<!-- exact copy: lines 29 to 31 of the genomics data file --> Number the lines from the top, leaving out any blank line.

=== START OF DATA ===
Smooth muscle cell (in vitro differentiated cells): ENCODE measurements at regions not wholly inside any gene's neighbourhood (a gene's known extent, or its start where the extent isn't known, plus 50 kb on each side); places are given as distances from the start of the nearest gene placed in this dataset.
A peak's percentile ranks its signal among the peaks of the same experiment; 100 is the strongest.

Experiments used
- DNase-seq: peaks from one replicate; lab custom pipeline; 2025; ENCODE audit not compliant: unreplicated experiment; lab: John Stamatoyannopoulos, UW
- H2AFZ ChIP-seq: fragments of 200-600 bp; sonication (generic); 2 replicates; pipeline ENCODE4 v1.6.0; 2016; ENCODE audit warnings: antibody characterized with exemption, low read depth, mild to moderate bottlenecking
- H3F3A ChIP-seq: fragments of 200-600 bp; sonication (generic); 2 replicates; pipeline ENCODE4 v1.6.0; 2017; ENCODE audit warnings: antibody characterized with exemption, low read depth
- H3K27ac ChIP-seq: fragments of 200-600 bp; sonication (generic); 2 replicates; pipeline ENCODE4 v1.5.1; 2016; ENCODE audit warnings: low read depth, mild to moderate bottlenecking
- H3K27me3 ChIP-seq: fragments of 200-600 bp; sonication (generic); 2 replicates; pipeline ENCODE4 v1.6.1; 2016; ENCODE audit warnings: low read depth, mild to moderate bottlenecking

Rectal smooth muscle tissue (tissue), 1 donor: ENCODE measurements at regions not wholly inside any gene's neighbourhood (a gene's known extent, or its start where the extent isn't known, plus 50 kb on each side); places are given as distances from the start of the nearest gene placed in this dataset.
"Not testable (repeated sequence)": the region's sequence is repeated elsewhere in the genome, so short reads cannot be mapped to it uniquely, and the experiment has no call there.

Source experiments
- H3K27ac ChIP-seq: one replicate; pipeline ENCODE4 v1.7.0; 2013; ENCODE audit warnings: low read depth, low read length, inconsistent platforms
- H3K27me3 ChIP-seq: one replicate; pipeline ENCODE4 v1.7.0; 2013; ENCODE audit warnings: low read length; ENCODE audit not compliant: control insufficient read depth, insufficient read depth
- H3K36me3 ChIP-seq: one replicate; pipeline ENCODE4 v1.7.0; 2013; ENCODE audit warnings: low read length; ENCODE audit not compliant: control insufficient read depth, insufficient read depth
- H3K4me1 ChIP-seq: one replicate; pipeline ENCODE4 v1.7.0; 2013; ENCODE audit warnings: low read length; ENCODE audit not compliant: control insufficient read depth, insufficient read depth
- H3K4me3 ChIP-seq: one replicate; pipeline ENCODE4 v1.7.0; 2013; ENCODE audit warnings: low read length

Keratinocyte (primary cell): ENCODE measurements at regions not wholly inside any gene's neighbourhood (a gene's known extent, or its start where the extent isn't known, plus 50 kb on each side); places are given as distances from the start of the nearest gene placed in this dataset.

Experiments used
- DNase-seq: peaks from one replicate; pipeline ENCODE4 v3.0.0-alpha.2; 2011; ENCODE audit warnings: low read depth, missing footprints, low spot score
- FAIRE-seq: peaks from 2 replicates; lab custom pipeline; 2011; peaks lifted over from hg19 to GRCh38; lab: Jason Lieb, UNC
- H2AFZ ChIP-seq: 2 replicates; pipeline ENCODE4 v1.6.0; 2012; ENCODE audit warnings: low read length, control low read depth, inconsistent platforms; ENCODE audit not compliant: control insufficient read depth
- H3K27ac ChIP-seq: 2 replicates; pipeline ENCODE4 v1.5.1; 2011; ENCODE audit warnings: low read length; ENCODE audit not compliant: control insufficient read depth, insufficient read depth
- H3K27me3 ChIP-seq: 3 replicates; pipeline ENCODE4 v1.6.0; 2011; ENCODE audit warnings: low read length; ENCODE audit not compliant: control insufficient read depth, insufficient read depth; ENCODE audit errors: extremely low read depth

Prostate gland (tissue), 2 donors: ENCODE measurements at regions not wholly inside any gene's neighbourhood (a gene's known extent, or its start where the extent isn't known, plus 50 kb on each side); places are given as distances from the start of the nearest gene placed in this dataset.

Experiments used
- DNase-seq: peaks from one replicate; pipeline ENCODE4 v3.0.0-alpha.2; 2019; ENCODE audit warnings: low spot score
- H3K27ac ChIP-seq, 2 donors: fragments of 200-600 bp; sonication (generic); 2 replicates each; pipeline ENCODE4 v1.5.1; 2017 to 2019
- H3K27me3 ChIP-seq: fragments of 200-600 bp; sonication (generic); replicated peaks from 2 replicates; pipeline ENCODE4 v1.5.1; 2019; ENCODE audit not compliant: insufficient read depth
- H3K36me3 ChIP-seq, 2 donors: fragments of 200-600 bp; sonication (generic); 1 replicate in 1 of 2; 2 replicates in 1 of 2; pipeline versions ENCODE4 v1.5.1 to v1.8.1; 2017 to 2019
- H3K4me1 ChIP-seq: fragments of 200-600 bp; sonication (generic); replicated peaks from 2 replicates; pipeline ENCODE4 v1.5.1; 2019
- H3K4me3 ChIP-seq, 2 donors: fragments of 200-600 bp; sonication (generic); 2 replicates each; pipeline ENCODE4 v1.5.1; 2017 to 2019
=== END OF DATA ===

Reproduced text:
- H3K36me3 ChIP-seq, 2 donors: fragments of 200-600 bp; sonication (generic); 1 replicate in 1 of 2; 2 replicates in 1 of 2; pipeline versions ENCODE4 v1.5.1 to v1.8.1; 2017 to 2019
- H3K4me1 ChIP-seq: fragments of 200-600 bp; sonication (generic); replicated peaks from 2 replicates; pipeline ENCODE4 v1.5.1; 2019
- H3K4me3 ChIP-seq, 2 donors: fragments of 200-600 bp; sonication (generic); 2 replicates each; pipeline ENCODE4 v1.5.1; 2017 to 2019